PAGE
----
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Congratulations to Marcos de Niza High School

February 28, 2013

Filed Under: chamber choir, Charlie Huero, fulton homes, High School, marcos De niza, Music Department, Noon Salute

From Charlie Huero of kool.cbslocal.com

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Wrangler News

Student production challenges creative, technical ingenuity

Story by M.V. Moorhead

wn111613Even in these cooler months, Tempe seems pretty far away from rural Maine. But playgoers can get a breath of cool wintry New
England air at Almost, Maine, this year’s first production at the Marcos de Niza High School Little Theatre. They’ll even get a few glimpses of the aurora
borealis. The play, written by the actor  John Cariani, debuted at the Portland Stage Company in 2004, had a brief run Off-Broadway in 2006, and has since become one of the most frequently produced high school plays in the country—it’s said to have recently overtaken Shakespeare’s Midsummer Night’s Dream in that regard. It’s a romantic comedy or, rather, a collection of nine short, eccentric romantic comedies on the theme of “falling in and out of love,” all set in the tiny title town—fictitious, although playwright Cariani hails from the far-northern Maine town of Presque Isle, which translates as “Almost an Island.” Between these sketches, projected images of the aurora borealis, the famous light phenomenon normally seen only by those at arctically high latitudes, are used as a transitional device. The show plays Thursday, Nov. 14 through Saturday, Nov. 16, and again
Thursday, Nov. 21, through Saturday Nov. 23, in the Marcos de Niza Little Theatre, 6000 S. Lakeshore Drive in Tempe. All curtain times are 7 p.m. After the opening night
performance, audience members who want another cool treat may meet the cast of Almost, Maine at nearby Yoyo’s Neighborhood Yogurt on Guadalupe. Mention Marcos de Niza while
ordering, and part of the proceeds from your purchase price will benefit the school’s Choir and Drama Program. After the Thursday, Nov. 21, show, the cast and crew will be at the Dairy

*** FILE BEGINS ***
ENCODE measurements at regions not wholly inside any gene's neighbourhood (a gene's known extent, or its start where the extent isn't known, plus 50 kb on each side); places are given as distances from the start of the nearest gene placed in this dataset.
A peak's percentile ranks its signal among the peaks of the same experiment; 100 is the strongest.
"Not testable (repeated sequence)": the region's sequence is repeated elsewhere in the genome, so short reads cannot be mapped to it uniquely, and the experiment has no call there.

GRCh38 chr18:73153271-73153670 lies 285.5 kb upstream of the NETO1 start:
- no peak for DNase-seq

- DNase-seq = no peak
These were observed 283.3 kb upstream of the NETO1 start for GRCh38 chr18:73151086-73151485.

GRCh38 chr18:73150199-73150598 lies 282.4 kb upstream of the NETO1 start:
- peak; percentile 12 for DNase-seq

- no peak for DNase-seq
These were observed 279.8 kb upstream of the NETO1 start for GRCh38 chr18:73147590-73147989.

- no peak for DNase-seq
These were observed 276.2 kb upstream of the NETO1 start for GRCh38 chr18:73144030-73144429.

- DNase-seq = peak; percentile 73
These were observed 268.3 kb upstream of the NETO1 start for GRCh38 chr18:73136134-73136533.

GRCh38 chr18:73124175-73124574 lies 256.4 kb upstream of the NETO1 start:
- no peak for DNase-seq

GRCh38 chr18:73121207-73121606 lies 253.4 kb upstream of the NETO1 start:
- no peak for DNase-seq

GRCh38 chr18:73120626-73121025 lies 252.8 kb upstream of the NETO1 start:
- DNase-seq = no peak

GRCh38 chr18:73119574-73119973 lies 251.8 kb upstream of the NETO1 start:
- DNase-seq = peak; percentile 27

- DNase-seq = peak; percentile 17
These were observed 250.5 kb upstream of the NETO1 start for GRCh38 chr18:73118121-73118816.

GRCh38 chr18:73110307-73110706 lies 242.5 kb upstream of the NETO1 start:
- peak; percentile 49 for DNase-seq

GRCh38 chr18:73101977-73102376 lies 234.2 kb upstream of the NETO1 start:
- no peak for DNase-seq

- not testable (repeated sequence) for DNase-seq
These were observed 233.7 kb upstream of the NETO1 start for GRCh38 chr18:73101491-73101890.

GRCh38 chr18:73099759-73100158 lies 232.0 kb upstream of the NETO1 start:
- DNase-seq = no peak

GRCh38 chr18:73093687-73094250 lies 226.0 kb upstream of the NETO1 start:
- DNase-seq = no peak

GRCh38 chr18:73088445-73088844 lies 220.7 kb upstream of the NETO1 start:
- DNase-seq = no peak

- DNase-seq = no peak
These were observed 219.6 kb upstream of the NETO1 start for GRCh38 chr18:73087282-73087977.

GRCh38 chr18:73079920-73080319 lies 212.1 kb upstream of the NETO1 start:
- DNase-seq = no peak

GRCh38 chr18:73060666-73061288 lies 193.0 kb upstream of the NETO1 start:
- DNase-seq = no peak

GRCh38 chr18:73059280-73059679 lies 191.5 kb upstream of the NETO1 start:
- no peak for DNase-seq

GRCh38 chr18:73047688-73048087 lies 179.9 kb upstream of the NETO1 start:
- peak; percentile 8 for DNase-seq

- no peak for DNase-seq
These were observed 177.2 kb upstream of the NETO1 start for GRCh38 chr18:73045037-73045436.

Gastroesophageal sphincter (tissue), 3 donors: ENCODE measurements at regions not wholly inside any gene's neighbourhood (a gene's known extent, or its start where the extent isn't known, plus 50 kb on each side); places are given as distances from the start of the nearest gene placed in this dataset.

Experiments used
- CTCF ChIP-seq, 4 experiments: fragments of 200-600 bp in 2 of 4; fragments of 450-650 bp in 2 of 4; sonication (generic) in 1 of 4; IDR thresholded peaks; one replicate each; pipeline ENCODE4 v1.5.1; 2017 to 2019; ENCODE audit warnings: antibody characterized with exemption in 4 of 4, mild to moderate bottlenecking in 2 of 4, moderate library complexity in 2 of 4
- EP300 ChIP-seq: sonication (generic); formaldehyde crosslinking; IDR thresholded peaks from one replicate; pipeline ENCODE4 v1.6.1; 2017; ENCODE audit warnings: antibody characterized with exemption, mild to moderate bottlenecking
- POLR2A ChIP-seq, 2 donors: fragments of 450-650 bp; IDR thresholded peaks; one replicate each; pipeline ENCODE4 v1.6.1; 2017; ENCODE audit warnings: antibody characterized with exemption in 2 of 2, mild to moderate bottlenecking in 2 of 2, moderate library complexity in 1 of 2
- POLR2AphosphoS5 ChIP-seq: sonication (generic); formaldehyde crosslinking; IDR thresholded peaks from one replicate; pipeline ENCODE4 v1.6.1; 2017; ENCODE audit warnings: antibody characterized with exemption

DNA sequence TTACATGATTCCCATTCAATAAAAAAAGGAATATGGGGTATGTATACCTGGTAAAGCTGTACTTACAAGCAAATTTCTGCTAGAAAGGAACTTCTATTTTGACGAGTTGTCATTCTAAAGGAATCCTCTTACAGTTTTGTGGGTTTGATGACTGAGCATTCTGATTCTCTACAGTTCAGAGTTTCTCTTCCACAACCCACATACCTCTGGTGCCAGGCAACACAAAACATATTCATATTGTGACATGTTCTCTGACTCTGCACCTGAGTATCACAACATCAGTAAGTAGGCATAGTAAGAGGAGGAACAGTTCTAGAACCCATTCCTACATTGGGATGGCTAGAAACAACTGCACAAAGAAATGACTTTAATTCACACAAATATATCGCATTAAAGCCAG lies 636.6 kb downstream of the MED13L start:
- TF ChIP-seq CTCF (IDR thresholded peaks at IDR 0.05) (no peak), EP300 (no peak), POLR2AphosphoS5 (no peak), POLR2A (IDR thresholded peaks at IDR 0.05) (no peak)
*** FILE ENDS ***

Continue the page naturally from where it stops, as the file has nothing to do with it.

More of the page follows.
Queen at Rural and Elliot, and the same deal will apply. I recently had the chance to learn a bit more about Marcos de Niza’s Almost, Maine from the director, Patrick McChesney.
Wrangler News: Tell me about why you chose Almost, Maine. Patrick McChesney: Usually we do larger shows that have name recognition and use the large stage for
the performances. However, this year, due to complications of scheduling and the desire for something different, I decided to choose a play that could be performed in the drama room (a.k.a.
The Marcos de Niza Little Theatre). While reading the play, I found myself getting pulled in to the many plots presented through the various vignettes. I love it when I read plays
and I can either emotionally connect to the story or begin to envision the production elements of costumes, sets, etc. I loved the author’s style. WN: Are your actors attempting
New England accents? PM: We decided not to create characters that were “backwoods”Maine or use New England accents because the playwright requests that anyone producing the play be
respectful of the characters by treating them as everyday individuals. He did not want the characters to be over the top or cliché. However, since they do live pretty far away from “civilized”
areas, we did take some costuming liberties since the citizens of Almost would probably not be fashion templates. WN: How are the aurora borealis effects being accomplished?
PM: We plan to use audio visual projections that we purchased from a company called Drake Creative, that created different aurora borealis looks for each scene in Almost, Maine.
They are very cool. In addition, when getting the scripts, rights and royalties from Dramatists Play Service, we also secured the rights to use the composed music by Julian Fleisher that was
created for this production. Ultimately, we hope to entertain the audience with a lot of sensory experiences. WN: In light of recent controversies, I’m wondering how you
handle judging the appropriateness of a play for high school students? PM: When I first started at Marcos de Niza some years ago (13 to be exact), the principal sat me down
and we discussed the themes and social issues that could be or should not be presented at a high school…at least our high school. We came up with a list of“no-no’s,” and that list is used
every time I select a show. Although theatre is usually a place that can represent real life, and many times pushes the envelope of social issues to teach or preach, the high school stage
should be a place for young people to produce quality works and learn the craft to grow individually and professionally. We have a conservative audience and, frankly, many
plays are just not appropriate for young children, so I have to be mindful of content and plot. Plus, most of the colleges and universities will give young actors that exposure if
they decide to pursue theatre.

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From the TUHSD Newsroom

Marcos de Niza Wins National Competition